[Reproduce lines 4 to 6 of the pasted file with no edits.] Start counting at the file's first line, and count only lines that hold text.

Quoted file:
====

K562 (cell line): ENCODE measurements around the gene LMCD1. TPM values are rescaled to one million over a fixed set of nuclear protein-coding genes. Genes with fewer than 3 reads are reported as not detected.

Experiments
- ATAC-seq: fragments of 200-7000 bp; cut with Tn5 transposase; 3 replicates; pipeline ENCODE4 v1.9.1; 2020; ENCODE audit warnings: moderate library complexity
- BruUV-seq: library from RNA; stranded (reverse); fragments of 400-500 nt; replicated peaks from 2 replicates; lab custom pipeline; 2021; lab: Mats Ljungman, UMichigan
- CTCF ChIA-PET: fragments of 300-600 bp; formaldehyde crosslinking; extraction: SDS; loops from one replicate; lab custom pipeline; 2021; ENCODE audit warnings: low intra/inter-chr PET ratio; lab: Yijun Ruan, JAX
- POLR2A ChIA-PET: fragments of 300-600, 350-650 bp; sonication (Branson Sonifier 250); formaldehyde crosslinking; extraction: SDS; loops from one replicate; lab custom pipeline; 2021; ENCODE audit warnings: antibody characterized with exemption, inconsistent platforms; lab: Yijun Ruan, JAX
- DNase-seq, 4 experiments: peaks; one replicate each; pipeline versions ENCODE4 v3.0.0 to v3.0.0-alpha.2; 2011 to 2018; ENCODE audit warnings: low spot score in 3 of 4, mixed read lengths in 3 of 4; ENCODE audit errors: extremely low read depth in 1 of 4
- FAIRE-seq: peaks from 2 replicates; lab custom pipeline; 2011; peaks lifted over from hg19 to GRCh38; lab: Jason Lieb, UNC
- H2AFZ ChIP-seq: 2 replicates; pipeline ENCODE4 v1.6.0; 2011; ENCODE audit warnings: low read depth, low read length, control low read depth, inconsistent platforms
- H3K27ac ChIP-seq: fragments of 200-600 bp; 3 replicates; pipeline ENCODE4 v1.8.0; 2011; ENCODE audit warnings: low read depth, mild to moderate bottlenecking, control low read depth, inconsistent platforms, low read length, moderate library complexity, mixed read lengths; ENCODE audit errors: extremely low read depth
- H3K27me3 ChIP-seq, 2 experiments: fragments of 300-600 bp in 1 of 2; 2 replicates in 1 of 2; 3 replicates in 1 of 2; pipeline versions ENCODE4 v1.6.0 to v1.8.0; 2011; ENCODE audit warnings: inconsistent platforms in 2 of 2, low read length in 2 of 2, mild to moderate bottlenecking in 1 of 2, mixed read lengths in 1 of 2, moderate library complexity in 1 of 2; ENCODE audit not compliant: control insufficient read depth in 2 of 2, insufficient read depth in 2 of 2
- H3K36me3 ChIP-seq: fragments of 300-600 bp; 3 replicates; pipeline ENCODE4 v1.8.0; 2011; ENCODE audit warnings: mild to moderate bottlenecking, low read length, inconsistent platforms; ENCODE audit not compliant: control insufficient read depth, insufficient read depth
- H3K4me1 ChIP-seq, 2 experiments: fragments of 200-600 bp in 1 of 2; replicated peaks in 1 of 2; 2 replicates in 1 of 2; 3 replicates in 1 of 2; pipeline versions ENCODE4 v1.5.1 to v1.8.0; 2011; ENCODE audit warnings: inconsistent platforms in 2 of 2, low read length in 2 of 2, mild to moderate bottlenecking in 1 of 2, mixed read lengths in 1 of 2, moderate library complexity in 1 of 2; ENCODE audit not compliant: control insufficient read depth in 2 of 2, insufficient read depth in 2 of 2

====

- BruUV-seq: library from RNA; stranded (reverse); fragments of 400-500 nt; replicated peaks from 2 replicates; lab custom pipeline; 2021; lab: Mats Ljungman, UMichigan
- CTCF ChIA-PET: fragments of 300-600 bp; formaldehyde crosslinking; extraction: SDS; loops from one replicate; lab custom pipeline; 2021; ENCODE audit warnings: low intra/inter-chr PET ratio; lab: Yijun Ruan, JAX
- POLR2A ChIA-PET: fragments of 300-600, 350-650 bp; sonication (Branson Sonifier 250); formaldehyde crosslinking; extraction: SDS; loops from one replicate; lab custom pipeline; 2021; ENCODE audit warnings: antibody characterized with exemption, inconsistent platforms; lab: Yijun Ruan, JAX